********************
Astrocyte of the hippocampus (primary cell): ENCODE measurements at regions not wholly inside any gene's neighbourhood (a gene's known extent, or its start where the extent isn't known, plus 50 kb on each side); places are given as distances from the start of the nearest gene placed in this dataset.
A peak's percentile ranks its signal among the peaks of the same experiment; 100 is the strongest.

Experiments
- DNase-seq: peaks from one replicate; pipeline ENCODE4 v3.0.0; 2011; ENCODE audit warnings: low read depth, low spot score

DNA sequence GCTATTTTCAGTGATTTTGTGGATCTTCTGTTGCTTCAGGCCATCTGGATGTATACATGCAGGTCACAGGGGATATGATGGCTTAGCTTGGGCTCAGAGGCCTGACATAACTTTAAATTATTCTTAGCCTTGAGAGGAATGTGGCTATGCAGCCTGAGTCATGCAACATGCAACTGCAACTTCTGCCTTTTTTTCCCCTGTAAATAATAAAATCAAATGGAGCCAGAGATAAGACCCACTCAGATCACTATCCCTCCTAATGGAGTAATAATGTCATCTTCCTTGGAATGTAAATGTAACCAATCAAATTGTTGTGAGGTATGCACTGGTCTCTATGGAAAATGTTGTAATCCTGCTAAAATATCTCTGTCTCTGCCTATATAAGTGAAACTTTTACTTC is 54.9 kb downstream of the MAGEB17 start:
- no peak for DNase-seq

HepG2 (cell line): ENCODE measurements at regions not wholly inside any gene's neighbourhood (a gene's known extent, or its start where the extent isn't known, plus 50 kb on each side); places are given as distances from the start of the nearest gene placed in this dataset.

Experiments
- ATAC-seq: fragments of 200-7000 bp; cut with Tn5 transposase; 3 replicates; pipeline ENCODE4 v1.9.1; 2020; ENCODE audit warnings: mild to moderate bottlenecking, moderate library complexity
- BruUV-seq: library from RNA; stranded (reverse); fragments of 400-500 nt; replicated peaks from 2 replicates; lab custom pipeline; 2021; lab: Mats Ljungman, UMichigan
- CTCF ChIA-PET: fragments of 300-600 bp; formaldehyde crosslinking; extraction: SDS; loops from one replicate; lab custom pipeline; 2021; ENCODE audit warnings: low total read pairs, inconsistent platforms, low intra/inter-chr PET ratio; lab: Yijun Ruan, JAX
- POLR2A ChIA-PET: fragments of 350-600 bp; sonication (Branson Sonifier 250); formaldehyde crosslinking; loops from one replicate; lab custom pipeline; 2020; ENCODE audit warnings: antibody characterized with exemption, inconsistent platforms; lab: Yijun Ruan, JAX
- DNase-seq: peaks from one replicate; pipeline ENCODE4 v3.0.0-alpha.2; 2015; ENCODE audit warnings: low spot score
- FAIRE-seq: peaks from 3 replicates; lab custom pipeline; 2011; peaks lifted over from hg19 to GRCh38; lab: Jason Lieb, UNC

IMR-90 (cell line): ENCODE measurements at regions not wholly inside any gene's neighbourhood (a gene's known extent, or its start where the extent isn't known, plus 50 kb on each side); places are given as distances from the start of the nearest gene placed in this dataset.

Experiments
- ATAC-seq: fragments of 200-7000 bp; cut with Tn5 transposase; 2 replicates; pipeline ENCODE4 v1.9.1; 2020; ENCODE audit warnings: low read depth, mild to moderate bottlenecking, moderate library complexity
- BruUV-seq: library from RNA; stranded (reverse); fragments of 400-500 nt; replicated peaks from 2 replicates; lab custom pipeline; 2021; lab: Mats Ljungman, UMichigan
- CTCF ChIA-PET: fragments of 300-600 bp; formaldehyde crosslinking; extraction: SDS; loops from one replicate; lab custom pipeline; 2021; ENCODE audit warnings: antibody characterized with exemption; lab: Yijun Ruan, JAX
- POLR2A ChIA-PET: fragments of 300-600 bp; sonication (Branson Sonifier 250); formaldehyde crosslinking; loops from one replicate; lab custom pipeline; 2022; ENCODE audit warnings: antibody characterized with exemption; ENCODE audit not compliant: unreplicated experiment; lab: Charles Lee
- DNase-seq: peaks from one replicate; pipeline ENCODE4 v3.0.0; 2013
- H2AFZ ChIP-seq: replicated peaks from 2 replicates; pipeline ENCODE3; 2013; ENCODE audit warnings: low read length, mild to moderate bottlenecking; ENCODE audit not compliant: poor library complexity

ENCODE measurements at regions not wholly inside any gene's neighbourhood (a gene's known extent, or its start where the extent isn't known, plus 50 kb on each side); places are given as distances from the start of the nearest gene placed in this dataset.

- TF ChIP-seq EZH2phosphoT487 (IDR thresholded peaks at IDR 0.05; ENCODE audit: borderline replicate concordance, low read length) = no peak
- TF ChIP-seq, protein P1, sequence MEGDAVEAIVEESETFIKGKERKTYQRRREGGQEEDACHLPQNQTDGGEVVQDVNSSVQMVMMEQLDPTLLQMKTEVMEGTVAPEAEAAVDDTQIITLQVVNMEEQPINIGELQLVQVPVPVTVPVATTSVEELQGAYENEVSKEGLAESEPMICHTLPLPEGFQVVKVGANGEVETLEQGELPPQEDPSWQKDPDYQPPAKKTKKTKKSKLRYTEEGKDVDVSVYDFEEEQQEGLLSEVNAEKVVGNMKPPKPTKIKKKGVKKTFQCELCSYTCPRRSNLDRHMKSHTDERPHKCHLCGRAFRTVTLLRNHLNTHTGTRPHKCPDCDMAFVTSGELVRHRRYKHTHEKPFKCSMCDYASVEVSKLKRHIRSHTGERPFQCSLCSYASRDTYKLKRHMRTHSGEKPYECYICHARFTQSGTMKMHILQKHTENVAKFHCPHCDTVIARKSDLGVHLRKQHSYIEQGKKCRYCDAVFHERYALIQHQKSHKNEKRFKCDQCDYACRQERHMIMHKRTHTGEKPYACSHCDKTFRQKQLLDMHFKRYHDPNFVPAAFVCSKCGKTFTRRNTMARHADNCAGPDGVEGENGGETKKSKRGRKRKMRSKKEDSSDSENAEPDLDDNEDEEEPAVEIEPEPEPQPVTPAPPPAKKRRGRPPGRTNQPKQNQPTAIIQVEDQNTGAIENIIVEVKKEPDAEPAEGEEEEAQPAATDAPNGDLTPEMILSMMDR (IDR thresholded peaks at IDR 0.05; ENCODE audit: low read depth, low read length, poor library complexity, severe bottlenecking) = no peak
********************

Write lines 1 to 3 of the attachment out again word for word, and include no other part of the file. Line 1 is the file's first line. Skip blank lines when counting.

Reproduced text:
Astrocyte of the hippocampus (primary cell): ENCODE measurements at regions not wholly inside any gene's neighbourhood (a gene's known extent, or its start where the extent isn't known, plus 50 kb on each side); places are given as distances from the start of the nearest gene placed in this dataset.
A peak's percentile ranks its signal among the peaks of the same experiment; 100 is the strongest.

Experiments